Never let the facts get in the way of a good theory. …
The problem with a manic view of the world is that one tends to miss the obvious faults in one's beliefs. Take for an example the way that militant tendencies in the earth-sciences a tend to ward off evil spirits. Once challenged to think, they tend to throw brickbats.
I speak as one who knows. (Blessed are the peacemakers for they get sick and tired of the alternative eventually and see reason. Or not, as the case may be.)
I never liked the idea of “fossil fuel”. It just sounded daft. But all I had to go on was an amateur opinion. And the world is in the hands of experts. So I became an isolated faction. Who was I to point out to multi-billion corporations that their empires were built on sand?
But that was the problem after all.
Their empires were not built on sand, they were built on calcium carbonate.
Limestone is the rock they look under for signs of life.
They look under thousands of tons of it, millions of tons, billions of tons.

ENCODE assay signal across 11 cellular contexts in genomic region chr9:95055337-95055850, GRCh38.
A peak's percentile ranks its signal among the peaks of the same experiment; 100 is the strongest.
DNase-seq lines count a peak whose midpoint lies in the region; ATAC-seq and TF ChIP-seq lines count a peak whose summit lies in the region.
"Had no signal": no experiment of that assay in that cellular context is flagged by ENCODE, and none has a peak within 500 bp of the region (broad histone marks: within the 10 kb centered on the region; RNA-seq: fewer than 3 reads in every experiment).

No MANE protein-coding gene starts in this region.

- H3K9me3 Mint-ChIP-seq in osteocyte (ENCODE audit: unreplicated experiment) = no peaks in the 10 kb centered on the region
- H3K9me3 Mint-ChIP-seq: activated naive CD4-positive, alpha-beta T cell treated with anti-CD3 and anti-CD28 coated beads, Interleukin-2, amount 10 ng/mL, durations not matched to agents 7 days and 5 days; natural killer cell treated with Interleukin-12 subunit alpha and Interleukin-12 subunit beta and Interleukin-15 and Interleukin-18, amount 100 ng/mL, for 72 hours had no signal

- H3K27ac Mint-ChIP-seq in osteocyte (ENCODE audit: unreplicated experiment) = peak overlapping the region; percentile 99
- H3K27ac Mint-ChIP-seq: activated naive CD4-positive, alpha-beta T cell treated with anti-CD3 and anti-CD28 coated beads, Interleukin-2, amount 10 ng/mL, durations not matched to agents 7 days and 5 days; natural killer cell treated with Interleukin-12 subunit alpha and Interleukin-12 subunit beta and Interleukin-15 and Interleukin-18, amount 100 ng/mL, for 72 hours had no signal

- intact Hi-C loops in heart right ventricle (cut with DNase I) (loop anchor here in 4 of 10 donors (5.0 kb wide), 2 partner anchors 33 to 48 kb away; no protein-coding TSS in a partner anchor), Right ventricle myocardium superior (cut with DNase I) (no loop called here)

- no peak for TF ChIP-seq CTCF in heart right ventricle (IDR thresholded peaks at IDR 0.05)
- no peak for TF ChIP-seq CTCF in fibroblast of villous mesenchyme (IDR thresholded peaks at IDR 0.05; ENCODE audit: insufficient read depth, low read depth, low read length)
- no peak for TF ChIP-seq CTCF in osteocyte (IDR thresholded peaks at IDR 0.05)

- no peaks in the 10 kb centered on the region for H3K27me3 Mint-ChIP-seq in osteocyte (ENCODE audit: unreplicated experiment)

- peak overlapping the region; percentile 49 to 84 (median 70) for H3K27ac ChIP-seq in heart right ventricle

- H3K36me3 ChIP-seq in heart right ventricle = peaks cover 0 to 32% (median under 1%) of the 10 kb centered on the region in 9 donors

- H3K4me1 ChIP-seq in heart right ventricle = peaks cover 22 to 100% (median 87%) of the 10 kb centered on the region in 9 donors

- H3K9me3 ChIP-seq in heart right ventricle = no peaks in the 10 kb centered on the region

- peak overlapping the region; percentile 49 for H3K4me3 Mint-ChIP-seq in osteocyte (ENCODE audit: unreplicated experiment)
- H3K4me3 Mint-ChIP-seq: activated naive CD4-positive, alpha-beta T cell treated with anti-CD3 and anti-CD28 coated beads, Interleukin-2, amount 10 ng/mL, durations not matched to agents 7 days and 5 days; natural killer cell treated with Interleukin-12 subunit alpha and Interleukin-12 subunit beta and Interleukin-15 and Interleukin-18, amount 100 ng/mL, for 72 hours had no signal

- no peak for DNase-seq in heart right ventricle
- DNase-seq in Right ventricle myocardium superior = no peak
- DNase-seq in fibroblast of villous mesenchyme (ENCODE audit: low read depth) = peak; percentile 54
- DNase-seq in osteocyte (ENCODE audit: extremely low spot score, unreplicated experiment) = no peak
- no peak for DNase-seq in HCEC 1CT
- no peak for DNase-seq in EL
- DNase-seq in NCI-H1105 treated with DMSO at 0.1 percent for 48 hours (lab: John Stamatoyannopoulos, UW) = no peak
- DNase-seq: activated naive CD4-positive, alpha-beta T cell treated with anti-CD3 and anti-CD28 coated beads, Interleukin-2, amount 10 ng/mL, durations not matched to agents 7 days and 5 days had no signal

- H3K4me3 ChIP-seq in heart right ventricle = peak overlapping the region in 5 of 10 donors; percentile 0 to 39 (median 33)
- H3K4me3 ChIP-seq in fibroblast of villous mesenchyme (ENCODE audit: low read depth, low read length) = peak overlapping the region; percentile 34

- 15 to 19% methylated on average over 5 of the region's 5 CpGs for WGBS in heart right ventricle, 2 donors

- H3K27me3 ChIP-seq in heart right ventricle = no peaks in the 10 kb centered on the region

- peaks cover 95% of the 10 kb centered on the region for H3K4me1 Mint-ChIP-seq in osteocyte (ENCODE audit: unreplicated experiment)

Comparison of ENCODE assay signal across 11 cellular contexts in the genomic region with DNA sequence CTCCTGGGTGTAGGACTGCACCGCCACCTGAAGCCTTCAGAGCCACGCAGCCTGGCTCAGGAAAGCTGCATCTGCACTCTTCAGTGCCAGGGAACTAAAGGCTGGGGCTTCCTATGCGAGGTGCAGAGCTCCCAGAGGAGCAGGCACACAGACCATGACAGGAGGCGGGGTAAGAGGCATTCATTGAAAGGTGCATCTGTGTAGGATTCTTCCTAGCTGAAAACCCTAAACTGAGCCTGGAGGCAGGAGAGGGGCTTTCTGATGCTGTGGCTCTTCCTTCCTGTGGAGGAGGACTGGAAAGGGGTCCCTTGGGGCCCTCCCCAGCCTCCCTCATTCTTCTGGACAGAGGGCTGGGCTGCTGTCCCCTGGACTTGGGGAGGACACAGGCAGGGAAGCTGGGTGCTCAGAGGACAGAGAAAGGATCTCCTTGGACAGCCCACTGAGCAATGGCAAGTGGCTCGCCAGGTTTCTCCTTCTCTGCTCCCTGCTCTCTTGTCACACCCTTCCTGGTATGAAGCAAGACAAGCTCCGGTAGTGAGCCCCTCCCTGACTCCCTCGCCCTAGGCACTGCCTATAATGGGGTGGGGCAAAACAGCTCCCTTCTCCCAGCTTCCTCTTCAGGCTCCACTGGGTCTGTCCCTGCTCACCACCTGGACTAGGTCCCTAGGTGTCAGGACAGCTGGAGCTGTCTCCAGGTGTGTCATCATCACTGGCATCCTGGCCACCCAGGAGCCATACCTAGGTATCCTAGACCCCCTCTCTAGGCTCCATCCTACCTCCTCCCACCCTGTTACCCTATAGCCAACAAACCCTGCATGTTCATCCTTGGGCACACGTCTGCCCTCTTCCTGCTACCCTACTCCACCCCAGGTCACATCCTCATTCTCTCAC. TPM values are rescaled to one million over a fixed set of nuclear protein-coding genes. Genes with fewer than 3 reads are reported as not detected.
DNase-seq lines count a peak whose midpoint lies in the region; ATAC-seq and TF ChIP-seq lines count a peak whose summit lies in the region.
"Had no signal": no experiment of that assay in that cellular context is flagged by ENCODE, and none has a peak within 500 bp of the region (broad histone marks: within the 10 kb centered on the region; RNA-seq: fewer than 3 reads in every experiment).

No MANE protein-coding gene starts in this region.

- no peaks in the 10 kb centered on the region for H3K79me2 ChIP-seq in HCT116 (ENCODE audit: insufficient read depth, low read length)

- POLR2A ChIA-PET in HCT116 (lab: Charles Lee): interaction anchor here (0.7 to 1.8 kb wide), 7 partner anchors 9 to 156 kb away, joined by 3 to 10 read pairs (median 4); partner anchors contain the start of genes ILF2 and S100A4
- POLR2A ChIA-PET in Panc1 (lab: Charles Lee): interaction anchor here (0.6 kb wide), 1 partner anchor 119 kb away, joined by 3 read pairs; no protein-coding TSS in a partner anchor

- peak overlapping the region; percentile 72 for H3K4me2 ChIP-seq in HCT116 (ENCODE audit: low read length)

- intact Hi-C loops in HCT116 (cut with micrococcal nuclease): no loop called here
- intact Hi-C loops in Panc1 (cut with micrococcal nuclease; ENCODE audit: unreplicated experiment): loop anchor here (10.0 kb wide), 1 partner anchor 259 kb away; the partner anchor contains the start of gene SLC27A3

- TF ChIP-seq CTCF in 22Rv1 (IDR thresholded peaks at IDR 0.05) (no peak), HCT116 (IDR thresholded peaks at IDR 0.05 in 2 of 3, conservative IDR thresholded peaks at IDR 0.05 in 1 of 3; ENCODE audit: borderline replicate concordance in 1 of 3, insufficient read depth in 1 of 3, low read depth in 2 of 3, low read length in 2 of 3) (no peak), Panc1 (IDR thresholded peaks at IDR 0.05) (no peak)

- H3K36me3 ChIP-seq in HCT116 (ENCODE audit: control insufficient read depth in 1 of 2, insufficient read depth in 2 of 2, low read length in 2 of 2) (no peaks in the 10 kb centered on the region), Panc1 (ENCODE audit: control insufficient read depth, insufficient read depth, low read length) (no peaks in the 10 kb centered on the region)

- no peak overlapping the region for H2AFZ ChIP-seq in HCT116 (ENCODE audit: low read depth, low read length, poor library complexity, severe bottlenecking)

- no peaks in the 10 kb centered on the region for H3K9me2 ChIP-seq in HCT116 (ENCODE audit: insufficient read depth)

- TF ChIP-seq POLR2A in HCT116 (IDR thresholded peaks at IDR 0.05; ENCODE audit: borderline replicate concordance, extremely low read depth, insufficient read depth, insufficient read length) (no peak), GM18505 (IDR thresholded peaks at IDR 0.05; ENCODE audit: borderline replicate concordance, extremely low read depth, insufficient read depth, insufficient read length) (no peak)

But everyone knows that acid bogs are few and far between. And that it wouldn't take much calcium oxide to ruin them.
In fact every now and again even the BBC, the arch-diocese of the theory of evolution, points out how much danger the environment is in when farmers remove too much peat, stop sheep overgrazing poor land and let the trees in.
Just how much poor or infertile soil is there for example a place like England with its plentiful supply of rainwater?
Enough to make it the most densely populated country in Europe.
And the magnet of the moment for the rest of the undeveloped world.
Is it really so?